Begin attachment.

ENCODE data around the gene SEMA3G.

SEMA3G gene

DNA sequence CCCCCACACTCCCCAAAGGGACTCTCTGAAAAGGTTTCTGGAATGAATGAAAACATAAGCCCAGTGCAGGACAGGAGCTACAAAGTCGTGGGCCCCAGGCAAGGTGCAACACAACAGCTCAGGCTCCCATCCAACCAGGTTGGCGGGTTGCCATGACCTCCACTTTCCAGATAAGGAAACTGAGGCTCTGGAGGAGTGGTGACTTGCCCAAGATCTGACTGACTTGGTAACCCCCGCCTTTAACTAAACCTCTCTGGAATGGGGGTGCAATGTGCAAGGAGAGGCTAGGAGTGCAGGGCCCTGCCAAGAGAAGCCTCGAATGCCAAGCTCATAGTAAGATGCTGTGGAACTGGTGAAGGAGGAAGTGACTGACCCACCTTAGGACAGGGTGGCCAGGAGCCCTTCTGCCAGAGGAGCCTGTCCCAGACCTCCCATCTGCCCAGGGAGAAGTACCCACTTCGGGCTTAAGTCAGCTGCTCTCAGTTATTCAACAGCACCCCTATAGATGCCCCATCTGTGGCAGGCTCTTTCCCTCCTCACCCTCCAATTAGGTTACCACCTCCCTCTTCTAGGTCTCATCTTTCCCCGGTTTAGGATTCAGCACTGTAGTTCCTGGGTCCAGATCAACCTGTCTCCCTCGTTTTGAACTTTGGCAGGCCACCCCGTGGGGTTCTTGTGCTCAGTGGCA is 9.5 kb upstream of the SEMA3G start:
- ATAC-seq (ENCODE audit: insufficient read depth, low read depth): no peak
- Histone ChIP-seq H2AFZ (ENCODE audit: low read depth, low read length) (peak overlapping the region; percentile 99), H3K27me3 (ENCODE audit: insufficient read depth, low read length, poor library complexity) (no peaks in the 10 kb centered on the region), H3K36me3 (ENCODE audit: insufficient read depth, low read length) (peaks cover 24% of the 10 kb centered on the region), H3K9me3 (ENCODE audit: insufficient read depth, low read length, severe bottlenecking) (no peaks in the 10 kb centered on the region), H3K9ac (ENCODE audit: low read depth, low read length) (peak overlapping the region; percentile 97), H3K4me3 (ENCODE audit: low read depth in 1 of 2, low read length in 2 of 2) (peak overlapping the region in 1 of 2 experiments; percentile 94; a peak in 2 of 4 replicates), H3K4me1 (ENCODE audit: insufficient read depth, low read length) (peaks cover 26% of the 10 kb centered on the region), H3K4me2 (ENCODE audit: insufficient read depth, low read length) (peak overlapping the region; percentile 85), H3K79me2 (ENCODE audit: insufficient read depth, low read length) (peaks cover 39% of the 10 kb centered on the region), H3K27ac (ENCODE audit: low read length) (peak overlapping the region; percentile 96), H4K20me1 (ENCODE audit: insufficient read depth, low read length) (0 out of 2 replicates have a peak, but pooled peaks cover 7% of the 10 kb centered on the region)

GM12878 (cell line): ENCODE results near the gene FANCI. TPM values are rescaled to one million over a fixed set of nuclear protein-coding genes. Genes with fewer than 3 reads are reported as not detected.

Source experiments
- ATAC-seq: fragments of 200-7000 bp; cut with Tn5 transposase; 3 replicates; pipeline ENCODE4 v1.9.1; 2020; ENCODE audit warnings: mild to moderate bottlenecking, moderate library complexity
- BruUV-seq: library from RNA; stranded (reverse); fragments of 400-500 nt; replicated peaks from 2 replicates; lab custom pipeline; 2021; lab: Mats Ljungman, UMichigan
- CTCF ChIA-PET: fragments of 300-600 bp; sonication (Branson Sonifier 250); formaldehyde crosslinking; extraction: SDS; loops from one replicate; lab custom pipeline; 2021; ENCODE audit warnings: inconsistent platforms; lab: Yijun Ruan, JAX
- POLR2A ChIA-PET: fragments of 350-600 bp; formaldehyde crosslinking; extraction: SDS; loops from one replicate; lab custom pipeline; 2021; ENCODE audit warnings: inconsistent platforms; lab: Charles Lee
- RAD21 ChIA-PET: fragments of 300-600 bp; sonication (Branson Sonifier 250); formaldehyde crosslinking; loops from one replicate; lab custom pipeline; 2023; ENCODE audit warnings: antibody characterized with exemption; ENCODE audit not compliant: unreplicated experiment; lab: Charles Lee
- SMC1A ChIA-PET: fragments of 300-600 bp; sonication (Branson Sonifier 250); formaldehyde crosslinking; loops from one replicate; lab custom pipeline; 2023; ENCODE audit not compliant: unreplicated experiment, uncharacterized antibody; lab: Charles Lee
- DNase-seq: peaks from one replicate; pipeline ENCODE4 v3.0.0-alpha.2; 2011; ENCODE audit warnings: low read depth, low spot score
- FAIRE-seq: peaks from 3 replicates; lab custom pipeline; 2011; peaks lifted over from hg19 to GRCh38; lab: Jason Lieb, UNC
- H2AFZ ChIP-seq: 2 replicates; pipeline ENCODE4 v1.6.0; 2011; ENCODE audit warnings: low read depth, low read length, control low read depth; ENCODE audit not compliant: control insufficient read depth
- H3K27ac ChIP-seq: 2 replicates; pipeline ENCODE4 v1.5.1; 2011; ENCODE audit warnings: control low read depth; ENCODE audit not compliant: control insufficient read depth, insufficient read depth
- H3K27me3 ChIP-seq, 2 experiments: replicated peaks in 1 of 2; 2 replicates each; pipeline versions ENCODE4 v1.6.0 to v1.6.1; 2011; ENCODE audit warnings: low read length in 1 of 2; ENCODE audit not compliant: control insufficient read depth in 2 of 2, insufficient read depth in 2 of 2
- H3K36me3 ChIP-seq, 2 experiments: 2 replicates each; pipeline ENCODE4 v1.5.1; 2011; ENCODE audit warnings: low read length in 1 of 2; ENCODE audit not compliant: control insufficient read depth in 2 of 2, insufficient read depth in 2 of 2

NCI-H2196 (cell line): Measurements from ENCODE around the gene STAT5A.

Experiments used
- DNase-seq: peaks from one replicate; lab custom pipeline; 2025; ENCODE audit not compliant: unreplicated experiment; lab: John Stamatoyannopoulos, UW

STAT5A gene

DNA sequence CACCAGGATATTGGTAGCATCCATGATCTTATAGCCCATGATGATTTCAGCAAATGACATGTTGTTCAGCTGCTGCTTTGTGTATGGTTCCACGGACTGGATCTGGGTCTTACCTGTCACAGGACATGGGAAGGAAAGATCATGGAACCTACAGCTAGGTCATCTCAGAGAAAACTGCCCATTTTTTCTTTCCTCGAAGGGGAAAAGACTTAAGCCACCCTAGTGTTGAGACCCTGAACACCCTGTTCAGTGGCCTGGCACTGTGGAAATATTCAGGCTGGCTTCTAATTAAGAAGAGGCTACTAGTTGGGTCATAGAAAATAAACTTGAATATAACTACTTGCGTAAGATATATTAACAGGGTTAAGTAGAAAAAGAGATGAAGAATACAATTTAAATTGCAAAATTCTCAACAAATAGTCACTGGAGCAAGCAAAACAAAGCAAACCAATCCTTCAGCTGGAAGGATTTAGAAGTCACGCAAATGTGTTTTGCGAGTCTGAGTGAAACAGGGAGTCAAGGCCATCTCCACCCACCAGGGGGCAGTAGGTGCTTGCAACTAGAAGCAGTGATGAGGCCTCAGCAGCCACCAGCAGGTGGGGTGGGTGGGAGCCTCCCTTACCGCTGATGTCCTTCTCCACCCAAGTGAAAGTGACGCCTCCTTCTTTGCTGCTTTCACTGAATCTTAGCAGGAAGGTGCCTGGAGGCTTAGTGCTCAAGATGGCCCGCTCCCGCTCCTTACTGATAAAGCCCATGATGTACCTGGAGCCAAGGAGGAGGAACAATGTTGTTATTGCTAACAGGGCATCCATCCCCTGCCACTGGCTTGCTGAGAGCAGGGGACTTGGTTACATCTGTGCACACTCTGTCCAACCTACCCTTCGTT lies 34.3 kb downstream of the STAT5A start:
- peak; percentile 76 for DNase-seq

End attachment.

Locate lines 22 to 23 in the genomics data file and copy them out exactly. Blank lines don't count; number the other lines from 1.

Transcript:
- DNase-seq: peaks from one replicate; lab custom pipeline; 2025; ENCODE audit not compliant: unreplicated experiment; lab: John Stamatoyannopoulos, UW

STAT5A gene